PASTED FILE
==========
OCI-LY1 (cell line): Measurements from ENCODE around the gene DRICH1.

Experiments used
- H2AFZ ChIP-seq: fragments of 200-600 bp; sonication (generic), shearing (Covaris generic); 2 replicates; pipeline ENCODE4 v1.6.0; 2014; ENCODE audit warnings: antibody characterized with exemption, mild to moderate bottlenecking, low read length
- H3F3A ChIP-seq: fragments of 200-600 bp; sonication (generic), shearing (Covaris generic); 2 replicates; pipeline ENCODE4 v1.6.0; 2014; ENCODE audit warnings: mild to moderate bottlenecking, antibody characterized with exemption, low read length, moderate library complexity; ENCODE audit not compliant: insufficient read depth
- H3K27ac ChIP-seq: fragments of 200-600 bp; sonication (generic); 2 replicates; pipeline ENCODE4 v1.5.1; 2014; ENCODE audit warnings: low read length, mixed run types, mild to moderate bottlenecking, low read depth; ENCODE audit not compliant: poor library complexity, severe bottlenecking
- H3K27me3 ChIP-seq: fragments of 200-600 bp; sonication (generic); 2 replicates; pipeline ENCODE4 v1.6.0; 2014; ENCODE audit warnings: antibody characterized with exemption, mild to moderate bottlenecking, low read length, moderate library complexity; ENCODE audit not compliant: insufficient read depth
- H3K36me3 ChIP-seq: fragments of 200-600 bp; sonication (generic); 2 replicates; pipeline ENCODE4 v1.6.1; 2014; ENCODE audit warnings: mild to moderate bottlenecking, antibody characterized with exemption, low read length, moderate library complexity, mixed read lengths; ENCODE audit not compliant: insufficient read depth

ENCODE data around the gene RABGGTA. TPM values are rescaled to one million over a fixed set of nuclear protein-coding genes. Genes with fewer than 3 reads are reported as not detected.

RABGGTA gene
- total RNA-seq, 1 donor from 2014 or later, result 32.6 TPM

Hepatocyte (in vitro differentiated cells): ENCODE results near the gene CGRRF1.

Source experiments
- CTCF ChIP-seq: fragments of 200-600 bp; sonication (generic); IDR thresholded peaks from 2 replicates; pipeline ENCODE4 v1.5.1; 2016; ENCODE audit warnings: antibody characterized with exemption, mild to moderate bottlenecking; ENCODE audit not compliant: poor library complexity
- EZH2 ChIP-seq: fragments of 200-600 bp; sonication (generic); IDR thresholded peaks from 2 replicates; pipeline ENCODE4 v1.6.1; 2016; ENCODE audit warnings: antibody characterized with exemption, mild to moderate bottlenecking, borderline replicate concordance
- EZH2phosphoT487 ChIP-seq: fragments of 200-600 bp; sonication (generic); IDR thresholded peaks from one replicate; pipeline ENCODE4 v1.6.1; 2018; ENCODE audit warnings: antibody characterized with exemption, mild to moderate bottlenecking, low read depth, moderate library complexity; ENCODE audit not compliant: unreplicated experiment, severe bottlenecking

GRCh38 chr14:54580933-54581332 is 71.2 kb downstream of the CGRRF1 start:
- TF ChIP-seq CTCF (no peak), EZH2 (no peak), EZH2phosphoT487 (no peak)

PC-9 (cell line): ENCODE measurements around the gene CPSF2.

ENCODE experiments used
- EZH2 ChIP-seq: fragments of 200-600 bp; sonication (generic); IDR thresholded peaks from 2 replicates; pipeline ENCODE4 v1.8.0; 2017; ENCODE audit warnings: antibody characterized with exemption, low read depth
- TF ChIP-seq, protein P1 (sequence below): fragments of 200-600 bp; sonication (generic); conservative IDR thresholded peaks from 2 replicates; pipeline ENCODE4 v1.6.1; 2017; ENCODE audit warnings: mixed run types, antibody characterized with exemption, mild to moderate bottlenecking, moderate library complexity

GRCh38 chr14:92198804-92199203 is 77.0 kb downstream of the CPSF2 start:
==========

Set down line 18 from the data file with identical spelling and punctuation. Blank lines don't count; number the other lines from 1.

PC-9 (cell line): ENCODE measurements around the gene CPSF2.